Social robots are the best gift Artificial Intelligence could ever give us. These robots have been increasingly used in medical and educational contexts. Over the past 20 years, social robots have become an emerging field where there are many things still to work on. This field requires knowledge in mechanics, control, artificial intelligence, psychology, design, ethics, etc.
A study by MIT researchers investigated different scenarios in therapy or education where social robots could be a useful tool for children. The study demonstrated that social robots, when used pediatric units support sessions at hospitals, cause positive emotions in sick children. They can be used to help reduce a sick kid’s anxiety, pain, and other distress in a hospital setting.
To work on their study, the researchers deployed a robotic teddy bear, named Huggable, across different pediatric units at Boston Children’s Hospital. Huggable is a plush teddy bear which was developed in 2006 with a screen depicting animated eyes, whose facial expressions and body language can be controlled by a specialist. The specialists could also talk through a speaker with their voice automatically shifted to a higher pitch so that it sounds more childlike.
For the research, the team divided over 50 hospitalized children into three groups. The first group had Huggable, the second had a tablet-based virtual Huggable, and the third had a traditional plush teddy bear.
The results found that the percentage of children who enjoyed playing with Huggable was much more than that of the virtual or traditional teddy bear. The children were seen to get out of bed and move around more, and also emotionally connect with the robot, asking it personal questions and inviting it to come back later to meet their families. Such improved emotional, physical, and verbal outcomes are all the positive factors which could contribute to better and faster recovery in hospitalized children.
Although it was small research, it was the very first to explore social robotics in a real-world inpatient pediatric setting with ill children. The other studies that have been conducted initially were in labs with very few children or in a public setting without any patient identification.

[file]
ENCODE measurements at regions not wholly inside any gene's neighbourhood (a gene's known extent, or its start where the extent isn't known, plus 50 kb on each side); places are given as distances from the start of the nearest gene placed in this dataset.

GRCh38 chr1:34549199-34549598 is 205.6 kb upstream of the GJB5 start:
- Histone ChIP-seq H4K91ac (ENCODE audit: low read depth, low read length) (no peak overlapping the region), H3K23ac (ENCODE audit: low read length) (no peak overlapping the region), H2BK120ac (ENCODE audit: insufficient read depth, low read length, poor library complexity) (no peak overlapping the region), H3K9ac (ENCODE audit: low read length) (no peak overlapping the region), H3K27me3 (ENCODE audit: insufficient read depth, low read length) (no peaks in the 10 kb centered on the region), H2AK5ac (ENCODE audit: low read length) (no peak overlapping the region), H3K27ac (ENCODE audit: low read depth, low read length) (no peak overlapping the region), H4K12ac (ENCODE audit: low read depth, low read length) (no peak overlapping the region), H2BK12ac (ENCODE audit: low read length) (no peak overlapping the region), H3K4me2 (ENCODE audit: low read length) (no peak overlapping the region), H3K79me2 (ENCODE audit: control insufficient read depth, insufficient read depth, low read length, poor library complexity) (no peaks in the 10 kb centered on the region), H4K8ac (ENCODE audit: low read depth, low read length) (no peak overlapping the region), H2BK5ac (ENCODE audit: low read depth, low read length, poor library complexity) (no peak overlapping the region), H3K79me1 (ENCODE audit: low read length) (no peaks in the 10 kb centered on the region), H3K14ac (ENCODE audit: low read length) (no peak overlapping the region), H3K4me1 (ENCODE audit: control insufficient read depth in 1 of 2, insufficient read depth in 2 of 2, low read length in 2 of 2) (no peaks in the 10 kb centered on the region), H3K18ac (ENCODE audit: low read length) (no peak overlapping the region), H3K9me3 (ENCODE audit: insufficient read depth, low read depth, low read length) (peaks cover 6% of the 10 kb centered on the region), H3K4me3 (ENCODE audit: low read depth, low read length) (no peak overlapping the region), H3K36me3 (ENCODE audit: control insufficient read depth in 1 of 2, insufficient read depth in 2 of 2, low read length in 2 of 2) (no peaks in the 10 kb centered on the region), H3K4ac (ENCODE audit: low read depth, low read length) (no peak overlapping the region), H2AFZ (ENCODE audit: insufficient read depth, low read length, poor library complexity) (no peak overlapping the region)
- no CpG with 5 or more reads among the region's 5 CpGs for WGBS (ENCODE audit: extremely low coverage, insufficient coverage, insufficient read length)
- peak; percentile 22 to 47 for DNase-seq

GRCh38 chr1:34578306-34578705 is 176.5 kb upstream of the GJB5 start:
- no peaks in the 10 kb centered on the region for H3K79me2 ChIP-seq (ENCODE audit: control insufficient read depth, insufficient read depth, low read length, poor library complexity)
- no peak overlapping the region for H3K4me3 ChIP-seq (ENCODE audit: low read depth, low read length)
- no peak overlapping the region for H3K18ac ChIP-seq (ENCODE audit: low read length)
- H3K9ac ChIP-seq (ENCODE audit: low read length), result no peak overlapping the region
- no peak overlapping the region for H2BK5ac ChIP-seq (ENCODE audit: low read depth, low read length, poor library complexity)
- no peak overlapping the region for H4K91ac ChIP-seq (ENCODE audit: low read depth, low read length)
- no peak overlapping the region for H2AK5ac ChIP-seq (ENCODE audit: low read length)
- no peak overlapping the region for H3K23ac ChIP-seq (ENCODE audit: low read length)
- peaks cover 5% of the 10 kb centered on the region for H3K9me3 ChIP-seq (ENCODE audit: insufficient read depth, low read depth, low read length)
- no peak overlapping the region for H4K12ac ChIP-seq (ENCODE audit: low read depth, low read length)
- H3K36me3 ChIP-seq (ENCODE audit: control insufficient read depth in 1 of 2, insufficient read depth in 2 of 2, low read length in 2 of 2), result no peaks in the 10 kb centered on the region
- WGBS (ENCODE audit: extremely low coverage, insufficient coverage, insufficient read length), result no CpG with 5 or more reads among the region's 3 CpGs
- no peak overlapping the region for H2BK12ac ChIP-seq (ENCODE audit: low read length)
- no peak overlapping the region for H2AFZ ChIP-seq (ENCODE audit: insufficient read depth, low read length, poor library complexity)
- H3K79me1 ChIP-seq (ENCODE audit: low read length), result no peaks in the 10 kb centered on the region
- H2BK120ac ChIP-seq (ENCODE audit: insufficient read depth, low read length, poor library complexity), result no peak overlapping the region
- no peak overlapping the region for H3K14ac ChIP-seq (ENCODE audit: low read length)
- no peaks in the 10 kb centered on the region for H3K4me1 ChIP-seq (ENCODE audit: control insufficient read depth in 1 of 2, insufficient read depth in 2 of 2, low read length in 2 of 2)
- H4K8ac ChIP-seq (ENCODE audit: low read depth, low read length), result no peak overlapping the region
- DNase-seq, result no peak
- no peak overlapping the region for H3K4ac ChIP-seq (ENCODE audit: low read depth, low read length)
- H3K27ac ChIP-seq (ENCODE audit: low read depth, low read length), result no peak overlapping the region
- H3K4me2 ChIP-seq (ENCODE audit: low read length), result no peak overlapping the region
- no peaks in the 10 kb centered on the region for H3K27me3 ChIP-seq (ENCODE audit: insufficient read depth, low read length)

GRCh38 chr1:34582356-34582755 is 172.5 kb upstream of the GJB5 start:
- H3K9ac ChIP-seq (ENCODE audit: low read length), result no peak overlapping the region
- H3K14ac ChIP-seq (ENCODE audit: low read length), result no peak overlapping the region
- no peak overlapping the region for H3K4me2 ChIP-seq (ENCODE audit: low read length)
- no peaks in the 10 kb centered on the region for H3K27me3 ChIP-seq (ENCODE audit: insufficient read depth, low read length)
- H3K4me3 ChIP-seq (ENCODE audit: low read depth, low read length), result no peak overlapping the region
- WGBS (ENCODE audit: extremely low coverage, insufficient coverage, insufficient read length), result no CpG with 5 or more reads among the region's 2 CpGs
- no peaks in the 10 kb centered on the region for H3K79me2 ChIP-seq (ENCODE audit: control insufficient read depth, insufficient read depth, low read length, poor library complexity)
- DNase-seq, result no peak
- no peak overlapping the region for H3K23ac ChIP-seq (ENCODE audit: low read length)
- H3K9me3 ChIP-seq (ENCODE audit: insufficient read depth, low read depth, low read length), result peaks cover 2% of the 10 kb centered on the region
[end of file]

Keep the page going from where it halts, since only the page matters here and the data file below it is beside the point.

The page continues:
An important thing to keep in mind here is that Huggable is designed only to assist health care specialists and not replace them. “It’s a companion,” says co-author Cynthia Breazeal, an associate professor of media arts and sciences and founding director of the Personal Robots group. “Our group designs technologies with the mindset that they’re teammates. We don’t just look at the child-robot interaction. It’s about helping specialists and parents because we want technology to support everyone who has invested in the quality care of a child.”
The study also generated valuable insights to develop a fully autonomous Huggable robot, which is the researchers’ ultimate goal. The researchers were able to determine which physical gestures are used most often, and which features specialists may want for future iterations. For instance, Huggable could introduce doctors before they enter a child’s room or learn about their interests and share that information with specialists. The researchers may also equip the robot with computer vision, so that it can detect certain objects in a room and talk about those with children to make them feel secure.
In the future, an automated robot could be used to improve continuity of care. A child would take home the social robot after a hospital visit to further support engagement, adherence to care regimens, and monitoring well-being.
Next, the researchers are hoping to zero in on which specific patient populations may benefit the most from the Huggable interventions. Logan, a pediatric psychologist at Boston Children’s Hospital said that “We want to find the sweet spot for the children who need this type of extra support.”